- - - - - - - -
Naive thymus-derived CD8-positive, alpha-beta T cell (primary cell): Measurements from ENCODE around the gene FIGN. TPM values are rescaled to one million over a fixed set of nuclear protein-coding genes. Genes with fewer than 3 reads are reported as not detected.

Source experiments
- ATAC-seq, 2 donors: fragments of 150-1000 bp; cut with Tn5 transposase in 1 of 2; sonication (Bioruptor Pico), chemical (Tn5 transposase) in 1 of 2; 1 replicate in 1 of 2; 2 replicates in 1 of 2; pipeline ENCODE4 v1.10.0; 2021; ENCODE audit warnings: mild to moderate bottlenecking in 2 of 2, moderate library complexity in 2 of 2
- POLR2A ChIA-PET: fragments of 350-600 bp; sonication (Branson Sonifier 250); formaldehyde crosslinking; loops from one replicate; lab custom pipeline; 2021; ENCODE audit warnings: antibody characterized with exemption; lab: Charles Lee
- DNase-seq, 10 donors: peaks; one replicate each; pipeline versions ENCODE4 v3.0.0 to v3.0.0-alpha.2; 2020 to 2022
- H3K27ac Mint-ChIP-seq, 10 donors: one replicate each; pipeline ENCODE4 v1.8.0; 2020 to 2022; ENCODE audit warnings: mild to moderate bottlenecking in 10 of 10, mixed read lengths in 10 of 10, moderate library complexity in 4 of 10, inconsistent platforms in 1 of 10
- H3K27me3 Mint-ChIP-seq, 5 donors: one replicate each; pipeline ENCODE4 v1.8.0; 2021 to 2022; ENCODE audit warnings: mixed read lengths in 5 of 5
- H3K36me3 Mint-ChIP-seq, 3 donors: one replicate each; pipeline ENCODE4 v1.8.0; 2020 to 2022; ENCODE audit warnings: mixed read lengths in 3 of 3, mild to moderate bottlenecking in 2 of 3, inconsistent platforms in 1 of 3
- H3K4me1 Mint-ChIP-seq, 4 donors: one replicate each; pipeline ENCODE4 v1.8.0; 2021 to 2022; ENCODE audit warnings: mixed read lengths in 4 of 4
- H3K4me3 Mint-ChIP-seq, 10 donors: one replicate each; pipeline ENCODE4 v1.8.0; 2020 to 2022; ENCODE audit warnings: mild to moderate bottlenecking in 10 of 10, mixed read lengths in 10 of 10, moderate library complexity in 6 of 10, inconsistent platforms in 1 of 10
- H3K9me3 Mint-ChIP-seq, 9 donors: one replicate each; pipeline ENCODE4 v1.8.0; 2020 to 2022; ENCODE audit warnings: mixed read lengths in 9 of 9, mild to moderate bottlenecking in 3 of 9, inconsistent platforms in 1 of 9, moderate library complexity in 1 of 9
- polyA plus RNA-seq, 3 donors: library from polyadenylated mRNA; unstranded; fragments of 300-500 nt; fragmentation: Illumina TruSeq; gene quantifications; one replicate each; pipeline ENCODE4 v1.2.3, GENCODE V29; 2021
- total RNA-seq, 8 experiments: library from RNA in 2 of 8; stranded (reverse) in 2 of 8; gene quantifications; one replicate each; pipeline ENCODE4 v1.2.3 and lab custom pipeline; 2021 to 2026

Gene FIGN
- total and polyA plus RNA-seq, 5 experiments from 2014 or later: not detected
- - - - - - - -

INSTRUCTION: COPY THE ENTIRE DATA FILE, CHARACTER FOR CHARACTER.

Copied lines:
Naive thymus-derived CD8-positive, alpha-beta T cell (primary cell): Measurements from ENCODE around the gene FIGN. TPM values are rescaled to one million over a fixed set of nuclear protein-coding genes. Genes with fewer than 3 reads are reported as not detected.

Source experiments
- ATAC-seq, 2 donors: fragments of 150-1000 bp; cut with Tn5 transposase in 1 of 2; sonication (Bioruptor Pico), chemical (Tn5 transposase) in 1 of 2; 1 replicate in 1 of 2; 2 replicates in 1 of 2; pipeline ENCODE4 v1.10.0; 2021; ENCODE audit warnings: mild to moderate bottlenecking in 2 of 2, moderate library complexity in 2 of 2
- POLR2A ChIA-PET: fragments of 350-600 bp; sonication (Branson Sonifier 250); formaldehyde crosslinking; loops from one replicate; lab custom pipeline; 2021; ENCODE audit warnings: antibody characterized with exemption; lab: Charles Lee
- DNase-seq, 10 donors: peaks; one replicate each; pipeline versions ENCODE4 v3.0.0 to v3.0.0-alpha.2; 2020 to 2022
- H3K27ac Mint-ChIP-seq, 10 donors: one replicate each; pipeline ENCODE4 v1.8.0; 2020 to 2022; ENCODE audit warnings: mild to moderate bottlenecking in 10 of 10, mixed read lengths in 10 of 10, moderate library complexity in 4 of 10, inconsistent platforms in 1 of 10
- H3K27me3 Mint-ChIP-seq, 5 donors: one replicate each; pipeline ENCODE4 v1.8.0; 2021 to 2022; ENCODE audit warnings: mixed read lengths in 5 of 5
- H3K36me3 Mint-ChIP-seq, 3 donors: one replicate each; pipeline ENCODE4 v1.8.0; 2020 to 2022; ENCODE audit warnings: mixed read lengths in 3 of 3, mild to moderate bottlenecking in 2 of 3, inconsistent platforms in 1 of 3
- H3K4me1 Mint-ChIP-seq, 4 donors: one replicate each; pipeline ENCODE4 v1.8.0; 2021 to 2022; ENCODE audit warnings: mixed read lengths in 4 of 4
- H3K4me3 Mint-ChIP-seq, 10 donors: one replicate each; pipeline ENCODE4 v1.8.0; 2020 to 2022; ENCODE audit warnings: mild to moderate bottlenecking in 10 of 10, mixed read lengths in 10 of 10, moderate library complexity in 6 of 10, inconsistent platforms in 1 of 10
- H3K9me3 Mint-ChIP-seq, 9 donors: one replicate each; pipeline ENCODE4 v1.8.0; 2020 to 2022; ENCODE audit warnings: mixed read lengths in 9 of 9, mild to moderate bottlenecking in 3 of 9, inconsistent platforms in 1 of 9, moderate library complexity in 1 of 9
- polyA plus RNA-seq, 3 donors: library from polyadenylated mRNA; unstranded; fragments of 300-500 nt; fragmentation: Illumina TruSeq; gene quantifications; one replicate each; pipeline ENCODE4 v1.2.3, GENCODE V29; 2021
- total RNA-seq, 8 experiments: library from RNA in 2 of 8; stranded (reverse) in 2 of 8; gene quantifications; one replicate each; pipeline ENCODE4 v1.2.3 and lab custom pipeline; 2021 to 2026

Gene FIGN
- total and polyA plus RNA-seq, 5 experiments from 2014 or later: not detected